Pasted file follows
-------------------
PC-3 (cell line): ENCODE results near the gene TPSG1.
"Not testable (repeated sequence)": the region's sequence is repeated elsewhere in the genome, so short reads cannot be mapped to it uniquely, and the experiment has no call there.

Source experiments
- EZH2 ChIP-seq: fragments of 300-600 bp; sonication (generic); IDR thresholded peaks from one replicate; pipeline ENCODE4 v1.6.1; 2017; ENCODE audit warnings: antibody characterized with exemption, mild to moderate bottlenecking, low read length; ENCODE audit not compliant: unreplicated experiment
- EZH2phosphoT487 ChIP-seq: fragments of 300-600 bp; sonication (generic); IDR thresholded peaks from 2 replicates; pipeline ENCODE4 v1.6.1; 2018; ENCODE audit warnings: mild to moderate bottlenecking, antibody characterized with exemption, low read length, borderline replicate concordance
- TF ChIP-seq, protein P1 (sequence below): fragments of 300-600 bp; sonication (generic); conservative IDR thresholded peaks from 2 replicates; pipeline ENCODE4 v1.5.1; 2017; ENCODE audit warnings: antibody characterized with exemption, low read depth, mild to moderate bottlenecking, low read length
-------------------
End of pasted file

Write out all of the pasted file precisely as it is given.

PC-3 (cell line): ENCODE results near the gene TPSG1.
"Not testable (repeated sequence)": the region's sequence is repeated elsewhere in the genome, so short reads cannot be mapped to it uniquely, and the experiment has no call there.

Source experiments
- EZH2 ChIP-seq: fragments of 300-600 bp; sonication (generic); IDR thresholded peaks from one replicate; pipeline ENCODE4 v1.6.1; 2017; ENCODE audit warnings: antibody characterized with exemption, mild to moderate bottlenecking, low read length; ENCODE audit not compliant: unreplicated experiment
- EZH2phosphoT487 ChIP-seq: fragments of 300-600 bp; sonication (generic); IDR thresholded peaks from 2 replicates; pipeline ENCODE4 v1.6.1; 2018; ENCODE audit warnings: mild to moderate bottlenecking, antibody characterized with exemption, low read length, borderline replicate concordance
- TF ChIP-seq, protein P1 (sequence below): fragments of 300-600 bp; sonication (generic); conservative IDR thresholded peaks from 2 replicates; pipeline ENCODE4 v1.5.1; 2017; ENCODE audit warnings: antibody characterized with exemption, low read depth, mild to moderate bottlenecking, low read length